When dealing with employee absence, it is very important to show empathy for the employee’s circumstances, as well as following an attendance management policy, effectively exploring the possibility of making reasonable adjustments to allow the employee to return to their role, or one which is similar.

When dealing with absence, whether it be short term, or long term, it is important to offer support the employee to, not only gain an understanding of their needs, but to gauge what changes could be made to allow them to return to work, as failure to do so may result in unfair dismissal claims being made by the employee.

Under the Equality Act 2010 a person is disabled if they have a physical or mental impairment which has a substantially adverse and long-term effect on their ability to carry out normal day-to-day activities. Employers must make reasonable adjustments to ensure workers with disabilities, are not disadvantaged and take steps to remove, reduce or prevent obstacles a disabled worker or job applicant faces.

In terms of reasonable adjustments, what is deemed reasonable will depend on the size and nature of the organisation, however, many adjustments will be simple and inexpensive, such as

  • a special chair because of back problems
  • a special keyboard because of arthritis
  • a ramp for a wheelchair user
  • changing working hours or patterns of work
  • a phased return after sick leave
  • a designated car park space
  • modifying performance targets.

Employers should remember the aim of the adjustment is to take away the disadvantage for the disabled person and enable them to carry out their job/duties.

When a workplace feature or practice puts a worker or job applicant with a disability at a disadvantage, the employer has a duty under the Equality Act 2010 to see what ‘reasonable adjustments’ can be made if:

  • it becomes aware of their disability
  • it could reasonably be expected to know a worker has a disability
  • the worker asks for adjustments to be made
  • the worker is having difficulty with any part of their job
  • either the worker’s sickness record, or delay in returning to work, is linked to their disability.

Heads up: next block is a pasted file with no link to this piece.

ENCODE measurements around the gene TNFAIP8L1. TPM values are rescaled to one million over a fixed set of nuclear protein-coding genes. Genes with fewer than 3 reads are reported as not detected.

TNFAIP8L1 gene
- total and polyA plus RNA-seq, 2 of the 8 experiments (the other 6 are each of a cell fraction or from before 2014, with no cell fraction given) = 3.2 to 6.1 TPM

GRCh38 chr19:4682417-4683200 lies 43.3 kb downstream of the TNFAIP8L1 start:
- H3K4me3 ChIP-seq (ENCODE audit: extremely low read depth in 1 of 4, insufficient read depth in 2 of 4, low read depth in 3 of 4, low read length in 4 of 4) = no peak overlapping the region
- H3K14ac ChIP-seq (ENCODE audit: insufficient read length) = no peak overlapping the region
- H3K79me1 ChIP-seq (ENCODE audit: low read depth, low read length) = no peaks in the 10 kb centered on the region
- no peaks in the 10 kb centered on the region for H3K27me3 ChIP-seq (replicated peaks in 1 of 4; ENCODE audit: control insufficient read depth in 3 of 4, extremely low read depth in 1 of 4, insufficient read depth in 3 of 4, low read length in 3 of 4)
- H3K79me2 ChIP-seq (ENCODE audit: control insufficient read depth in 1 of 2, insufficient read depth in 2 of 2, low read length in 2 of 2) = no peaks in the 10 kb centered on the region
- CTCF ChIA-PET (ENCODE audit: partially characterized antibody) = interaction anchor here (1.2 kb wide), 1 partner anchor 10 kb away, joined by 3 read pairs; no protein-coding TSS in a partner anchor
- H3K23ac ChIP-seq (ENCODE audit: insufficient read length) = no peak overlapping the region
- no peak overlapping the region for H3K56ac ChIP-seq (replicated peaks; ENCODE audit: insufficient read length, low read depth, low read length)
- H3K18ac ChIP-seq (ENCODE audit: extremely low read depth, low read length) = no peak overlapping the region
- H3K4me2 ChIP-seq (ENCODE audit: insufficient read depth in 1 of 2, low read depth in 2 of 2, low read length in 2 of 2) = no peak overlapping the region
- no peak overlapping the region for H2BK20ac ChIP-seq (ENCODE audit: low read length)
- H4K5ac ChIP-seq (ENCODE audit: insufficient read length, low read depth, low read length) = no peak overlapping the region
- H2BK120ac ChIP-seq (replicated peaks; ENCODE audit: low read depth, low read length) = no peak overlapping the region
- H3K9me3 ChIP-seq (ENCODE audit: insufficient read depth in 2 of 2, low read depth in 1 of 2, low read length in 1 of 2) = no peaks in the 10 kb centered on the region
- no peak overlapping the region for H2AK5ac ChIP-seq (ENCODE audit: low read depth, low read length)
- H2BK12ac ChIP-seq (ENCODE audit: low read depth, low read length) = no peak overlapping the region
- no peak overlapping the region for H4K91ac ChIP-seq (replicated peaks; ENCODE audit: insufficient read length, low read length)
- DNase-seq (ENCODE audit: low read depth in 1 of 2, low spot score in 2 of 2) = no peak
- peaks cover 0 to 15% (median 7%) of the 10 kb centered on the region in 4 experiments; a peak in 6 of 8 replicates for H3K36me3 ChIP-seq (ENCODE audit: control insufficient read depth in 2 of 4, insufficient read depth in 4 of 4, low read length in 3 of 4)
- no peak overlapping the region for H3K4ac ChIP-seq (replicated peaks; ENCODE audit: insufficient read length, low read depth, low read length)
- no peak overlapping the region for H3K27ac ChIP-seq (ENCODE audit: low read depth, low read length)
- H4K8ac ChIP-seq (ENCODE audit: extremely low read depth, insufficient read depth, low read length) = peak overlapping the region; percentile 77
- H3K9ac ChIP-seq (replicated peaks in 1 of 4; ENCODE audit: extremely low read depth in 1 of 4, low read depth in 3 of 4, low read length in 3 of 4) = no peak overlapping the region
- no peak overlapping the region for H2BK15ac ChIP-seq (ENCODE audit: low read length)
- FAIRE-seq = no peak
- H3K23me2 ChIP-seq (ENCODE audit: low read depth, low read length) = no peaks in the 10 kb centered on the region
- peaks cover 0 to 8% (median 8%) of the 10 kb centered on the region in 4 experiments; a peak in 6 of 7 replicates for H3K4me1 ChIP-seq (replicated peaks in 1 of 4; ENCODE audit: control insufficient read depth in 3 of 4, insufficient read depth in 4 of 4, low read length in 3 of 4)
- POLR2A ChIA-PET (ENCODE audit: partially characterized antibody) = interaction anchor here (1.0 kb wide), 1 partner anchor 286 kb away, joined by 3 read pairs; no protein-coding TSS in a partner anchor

The employer should hold a meeting with the worker to discuss what can be done to help them. For example, this could be as simple as a change in working hours.

One particular example of the importance of this was a case involving FlyBe, where it was ruled that a pilot had been unfairly dismissed, due to developing a fear of flying, after his employer failed to follow the correct procedure, including offering reasonable adjustments.

First officer Matthew Guest had been working for Flybe for almost a decade when he suddenly became anxious and suffered panic attacks, after being promoted to longer flights, and he was moved onto the Flybe’s Ejets, which are based at Birmingham West Midlands Airport. He was delighted by the opportunity but, during a flight to Florence he suddenly became sick and dizzy. This was followed by a feeling of dread, and a terrible feeling in the pit of his stomach whenever he drove to the airport, which led to him calling in sick and returning home.

Over the following months Mr Guest, who had a toddler and a three-month-old baby, continued to suffer from anxiety and his GP wrote to his bosses saying he had “developed an increasing phobia and anxiety about long-distance flights and being trapped on the aeroplane”, and his medical certificate, was temporarily suspended.

Over the next two months, Mr Guest underwent cognitive behavioural therapy sessions and his medical certificate was reinstated by the CAA, however he continued to struggle and was eventually signed off with anxiety. He then began a second period of absence during which he attended further CBT sessions, hypnotherapy and acupuncture and was prescribed an antidepressant permissible for pilots.

Mr Guest returned to work again and, after one flight, he seemed fine but subsequent flights were more mixed. Things then came to a when the he learned that he was due to undertake a four hour flight to Kefalonia in Greece. After raising his fears, he was told by the head of pilot management, to pass the time by reading a book or complete a crossword puzzle, during the cruise phase of the flight. . 

Mr Guest agreed to take on the flight but called in sick the next day and, after which, his roster was cleared completely. 

The company then sacked him saying that they remained concerned regarding Mr Guest’s fitness to fly safely, due to the uncertainly of his condition, they were unable to accept this rick, having only previously offered him a ground based role as Flight Safety Support Officer, but he was told that there would be no possibility of returning to flying if this was accepted.

The judge ruled that “It is a basic principle of natural justice and of fairness that an employee should have the chance to address the relevant decision-maker. Here, the claimant had no such opportunity.”  

Due to this, the judge ruled that this was unfair dismissal, also adding that Mr Guest could have returned to flying the aircraft he had flown safely and without difficulty for years, or he could’ve been allowed to fly for a time with a supernumerary pilot.

Upholding his claim, he said that, had Flybe followed the correct procedure, there was a two thirds chance they would have sacked him fairly.

The father of two requested to be re-employed by the budget airline as his remedy for unfair dismissal.

If we can help you with this or any other HR issue, please do not hesitate to contact a

member of our HR Team at HR Services Scotland Ltd on 0800 069 8970.

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